Barns of Mackinac County, Michigan
135 Barns plus a few "extras"

R.V. ("Dick") Dietrich
Professor emeritus C.M.U.

St. Ignace City

SIC1. (north of Ferry Ln.; SW¼ sec.17, T.40N.-R.3W.)

            It is not known for sure when this relatively small barn was built, but at least part of it appears to date back to the 1800s.  A search made by Bambi Robinson indicates that a house and two small buildings were in this general area before 1860 -- i.e., Antoine Martin noted the presence of a "dwelling house and two other small buildings which I built ... [and] have occupied and lived [in] for many years" on this plot.  Perhaps at least the original part of this barn was one of those structures.  In any case, this property was purchased in 1904 by John A. Carlson and first owned by him and his wife from then until 1911.  The initials J.C. (his!?!) were carved into already well-worn wood beside the doorway from the henhouse part of the barn into the main barn -- see inset in the upper right photo-inset in the main photograph.

            The structure of the main part of this barn indicates that it once housed cattle, very likely milch cows, probably six or eight in number, and that their chief winter feed, hay, was kept in the overlying loft area. The top photograph of the barn -- and Yes, the door is a "Dutch" door. -- includes two insets:  Left, a view of the side of the barn that faces Ferry Lane;  Right, part of the upper level, which includes, for example, a debarked cedar post as one of its uprights, and also the already mentioned initial-bearing inset.  The bottom composite shows examples of the different kinds of materials used for the walls of the barn.  These very likely represent different periods in the history of the building.  One of the interesting features in the interior of this structure, which is not shown in this album, is an egg chart on the wall of the henhouse section;  it is dated 1936.  The metal roof, which has served to preserve this barn, was added fairly recently.

SIC2. (south of Burdette St.; SW¼ sec.17, T.40N.-R.3W.)

            This barn was unavailable for my observation from the property on which it stands.   The above is a "drive-by" photograph taken with a telephoto lens.  Some St. Ignace residents contend that it is "the oldest barn within the area."  What that means both year- and area-wise is a good question, or two.  Whatever, sit is known to have existed in the 1930s when either Charles Therrien or his father apparently kept horses in it and are recalled as having driven a horse-drawn buggy in the main business section of St. Ignace.  The identity of the present siding other than that of the front gable area where metal like that of the roof is present could not be determined for sure.  From a distance, it appears that:  the rear gable is covered with green "tar paper";  the back and sides of the main structure may be covered with a brick-patterned metal siding, the reverse side of which is exposed;  [and]  the lean-to structure on the southern end is probably  sided by asbestos shingles.  A chimney is on the back side of this adjoining lean-to.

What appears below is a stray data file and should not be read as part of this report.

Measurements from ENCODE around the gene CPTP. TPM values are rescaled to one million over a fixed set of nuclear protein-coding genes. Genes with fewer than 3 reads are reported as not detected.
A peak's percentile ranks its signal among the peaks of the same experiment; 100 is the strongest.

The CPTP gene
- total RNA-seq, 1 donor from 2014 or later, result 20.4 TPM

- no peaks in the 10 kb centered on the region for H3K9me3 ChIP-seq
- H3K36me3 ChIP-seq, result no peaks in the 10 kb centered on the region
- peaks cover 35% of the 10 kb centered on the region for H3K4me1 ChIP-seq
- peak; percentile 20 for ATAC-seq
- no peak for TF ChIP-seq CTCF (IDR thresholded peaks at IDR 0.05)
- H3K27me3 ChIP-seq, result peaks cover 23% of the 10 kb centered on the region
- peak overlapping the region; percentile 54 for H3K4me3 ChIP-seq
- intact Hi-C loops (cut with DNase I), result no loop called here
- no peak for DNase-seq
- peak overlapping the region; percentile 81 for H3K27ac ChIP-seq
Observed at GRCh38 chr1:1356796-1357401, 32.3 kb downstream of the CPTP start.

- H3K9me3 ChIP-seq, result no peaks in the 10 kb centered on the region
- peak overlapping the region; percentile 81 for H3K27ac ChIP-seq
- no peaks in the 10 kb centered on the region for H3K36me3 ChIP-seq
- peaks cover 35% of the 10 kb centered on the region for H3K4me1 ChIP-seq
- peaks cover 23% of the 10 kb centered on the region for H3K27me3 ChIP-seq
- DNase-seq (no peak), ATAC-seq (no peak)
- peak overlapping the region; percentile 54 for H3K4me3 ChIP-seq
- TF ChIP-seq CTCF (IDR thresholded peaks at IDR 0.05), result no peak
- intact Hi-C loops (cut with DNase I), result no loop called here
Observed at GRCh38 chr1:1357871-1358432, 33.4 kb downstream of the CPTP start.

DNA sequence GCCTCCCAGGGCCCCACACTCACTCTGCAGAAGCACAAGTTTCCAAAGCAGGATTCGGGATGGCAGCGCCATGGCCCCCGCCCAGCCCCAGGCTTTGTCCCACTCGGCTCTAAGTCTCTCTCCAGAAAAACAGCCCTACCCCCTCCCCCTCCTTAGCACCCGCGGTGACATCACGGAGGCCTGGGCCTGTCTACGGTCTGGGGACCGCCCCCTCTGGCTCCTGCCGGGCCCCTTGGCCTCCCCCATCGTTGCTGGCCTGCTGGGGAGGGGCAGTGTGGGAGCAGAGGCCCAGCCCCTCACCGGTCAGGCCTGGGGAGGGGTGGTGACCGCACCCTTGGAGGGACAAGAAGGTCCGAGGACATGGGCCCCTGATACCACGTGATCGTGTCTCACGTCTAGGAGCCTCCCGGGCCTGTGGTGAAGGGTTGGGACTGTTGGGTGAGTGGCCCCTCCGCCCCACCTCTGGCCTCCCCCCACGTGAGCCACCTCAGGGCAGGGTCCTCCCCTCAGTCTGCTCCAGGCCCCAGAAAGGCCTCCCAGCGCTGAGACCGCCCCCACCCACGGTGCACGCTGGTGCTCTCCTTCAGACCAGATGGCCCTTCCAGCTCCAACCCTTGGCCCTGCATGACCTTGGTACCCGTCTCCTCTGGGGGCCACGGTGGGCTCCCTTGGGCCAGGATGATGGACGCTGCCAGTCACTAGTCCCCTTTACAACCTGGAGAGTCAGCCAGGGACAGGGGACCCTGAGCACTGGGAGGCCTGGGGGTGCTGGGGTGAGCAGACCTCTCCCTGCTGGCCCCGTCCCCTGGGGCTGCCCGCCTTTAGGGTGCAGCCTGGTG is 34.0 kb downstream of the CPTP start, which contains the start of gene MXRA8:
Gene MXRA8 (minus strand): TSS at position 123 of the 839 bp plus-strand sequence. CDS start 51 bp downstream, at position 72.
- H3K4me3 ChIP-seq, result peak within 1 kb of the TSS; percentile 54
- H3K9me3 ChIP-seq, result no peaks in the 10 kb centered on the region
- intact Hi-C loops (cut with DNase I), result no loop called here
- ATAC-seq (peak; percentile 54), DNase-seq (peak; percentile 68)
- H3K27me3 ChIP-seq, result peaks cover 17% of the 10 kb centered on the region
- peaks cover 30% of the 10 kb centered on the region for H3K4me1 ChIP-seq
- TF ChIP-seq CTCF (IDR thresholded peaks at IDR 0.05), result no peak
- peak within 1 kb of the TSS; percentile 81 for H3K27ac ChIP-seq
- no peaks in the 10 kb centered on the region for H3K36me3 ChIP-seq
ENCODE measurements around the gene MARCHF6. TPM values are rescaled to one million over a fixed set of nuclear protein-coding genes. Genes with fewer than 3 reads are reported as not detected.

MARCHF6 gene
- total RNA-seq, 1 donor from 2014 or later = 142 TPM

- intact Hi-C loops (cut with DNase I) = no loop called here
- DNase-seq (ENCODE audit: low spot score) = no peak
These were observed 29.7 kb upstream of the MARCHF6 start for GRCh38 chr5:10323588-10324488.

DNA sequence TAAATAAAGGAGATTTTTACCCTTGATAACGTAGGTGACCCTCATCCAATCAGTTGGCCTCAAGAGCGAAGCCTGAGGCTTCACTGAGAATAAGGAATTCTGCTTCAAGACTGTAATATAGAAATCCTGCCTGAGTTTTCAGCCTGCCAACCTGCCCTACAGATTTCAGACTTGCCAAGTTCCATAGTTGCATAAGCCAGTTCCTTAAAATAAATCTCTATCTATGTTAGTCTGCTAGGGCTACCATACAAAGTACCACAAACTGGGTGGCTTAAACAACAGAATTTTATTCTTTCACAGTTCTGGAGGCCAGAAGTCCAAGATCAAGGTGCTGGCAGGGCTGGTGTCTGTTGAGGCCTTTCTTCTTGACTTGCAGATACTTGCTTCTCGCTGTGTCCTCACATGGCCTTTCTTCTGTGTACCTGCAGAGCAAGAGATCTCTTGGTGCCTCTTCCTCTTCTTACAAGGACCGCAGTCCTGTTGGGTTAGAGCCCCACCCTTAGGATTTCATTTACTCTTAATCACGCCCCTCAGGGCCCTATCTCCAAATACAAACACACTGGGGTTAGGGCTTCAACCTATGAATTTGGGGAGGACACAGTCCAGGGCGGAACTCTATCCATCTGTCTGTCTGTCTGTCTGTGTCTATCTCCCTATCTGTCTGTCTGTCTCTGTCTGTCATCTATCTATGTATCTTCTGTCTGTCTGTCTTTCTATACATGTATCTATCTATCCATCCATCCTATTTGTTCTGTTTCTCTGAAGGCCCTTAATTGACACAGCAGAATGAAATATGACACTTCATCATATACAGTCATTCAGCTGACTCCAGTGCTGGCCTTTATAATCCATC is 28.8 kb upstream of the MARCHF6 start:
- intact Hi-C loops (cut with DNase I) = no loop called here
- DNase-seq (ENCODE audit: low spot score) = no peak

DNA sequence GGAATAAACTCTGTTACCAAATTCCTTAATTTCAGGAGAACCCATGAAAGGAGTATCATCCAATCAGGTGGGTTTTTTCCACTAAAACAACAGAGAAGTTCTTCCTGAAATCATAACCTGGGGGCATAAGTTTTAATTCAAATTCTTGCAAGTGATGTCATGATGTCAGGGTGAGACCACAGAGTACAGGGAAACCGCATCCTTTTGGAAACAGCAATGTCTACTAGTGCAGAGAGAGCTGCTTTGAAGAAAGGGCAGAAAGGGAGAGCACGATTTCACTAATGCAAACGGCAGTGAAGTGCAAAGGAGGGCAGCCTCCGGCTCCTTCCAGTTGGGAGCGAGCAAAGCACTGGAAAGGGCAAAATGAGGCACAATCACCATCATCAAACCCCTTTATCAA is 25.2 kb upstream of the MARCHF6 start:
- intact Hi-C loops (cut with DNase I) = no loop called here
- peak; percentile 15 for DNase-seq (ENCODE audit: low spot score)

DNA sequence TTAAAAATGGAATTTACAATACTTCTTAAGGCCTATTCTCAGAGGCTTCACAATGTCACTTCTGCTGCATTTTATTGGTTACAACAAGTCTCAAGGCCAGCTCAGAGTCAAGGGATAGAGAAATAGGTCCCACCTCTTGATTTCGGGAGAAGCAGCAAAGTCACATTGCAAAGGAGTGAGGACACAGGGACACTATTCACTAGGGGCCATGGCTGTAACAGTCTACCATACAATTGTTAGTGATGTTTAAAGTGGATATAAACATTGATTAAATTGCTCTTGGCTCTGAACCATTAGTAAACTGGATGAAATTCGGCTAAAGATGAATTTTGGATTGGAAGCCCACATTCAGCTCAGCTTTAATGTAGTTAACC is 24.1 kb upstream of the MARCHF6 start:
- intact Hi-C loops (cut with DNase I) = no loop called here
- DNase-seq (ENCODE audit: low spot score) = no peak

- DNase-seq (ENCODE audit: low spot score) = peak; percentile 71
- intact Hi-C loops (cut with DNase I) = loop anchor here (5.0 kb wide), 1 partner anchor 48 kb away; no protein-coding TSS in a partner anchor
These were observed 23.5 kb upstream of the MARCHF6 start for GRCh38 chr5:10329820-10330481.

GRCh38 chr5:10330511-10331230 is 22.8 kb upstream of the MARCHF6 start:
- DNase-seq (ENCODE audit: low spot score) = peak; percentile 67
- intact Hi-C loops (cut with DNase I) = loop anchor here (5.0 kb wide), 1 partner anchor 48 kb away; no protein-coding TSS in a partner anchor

SIC3. (north of Portage St.; SW¼ sec.7, T.40N.-R.3W.)

            This old barn is known to have existed in the 1930s because it is on an aerial photograph taken during that decade.  It is said to have been owned by Pat Rhoades and used as a horse barn. For the last several years, it has been modifed and used as a garage, for storage, and as a place to exhibit hand sleighs.



SIC4. (south of Prospect St.; NW¼ sec.18, T.40N.-R.3W.) Extra no. 18:

            This relatively small (~30 x 40 ft.) barn-like garage, although not known ever to have served as a barn or even a stable for horses, exhibits some features that barns elsewhere have but not seen during this project in this county.  This is the reason for including it here as an extra.  It was built between 1932 and 1937 and underwent several major changes in 2004:  The dutch lap on the west side, which had deteriorated, was added to match the original siding of the other sides.  The current roof, a rubber sheeting, was put on top of the original roof boards and the aluminum drip rails were added.  The new windows are in the same places that the original windows were. The vents in the gable ends were added. On the other hand, the trusses, etc. shown in the photo on the upper right are original.  

            The lower photographs show:  Left, a horizontal door, now detached, that covers an opening at floor level near the front corner by the people door shown in the upper left photograph;  the function of the space below this door is not known;  the key placed on the door is the original one for the people entrance door.  Center & right, two relatively shallow patterns, apparently "scratched" into the concrete soon after it was poured;   the middle photograph shows the "initials" C B, apparently for Carrie Bensen, the owner when the structure was built;  the lower right photograph shows a shamrock or four-leaf clover, part of which is shown near the top of the lower middle photograph.  Mrs. Bensen became the owner of the property upon which this structure was built after the death,  in 1917,  of her husband, Captain Julius Bensen;  he, who owned the property for the preceding ten years, was a boat captain and, when not sailing, tended timber interests he had within the area.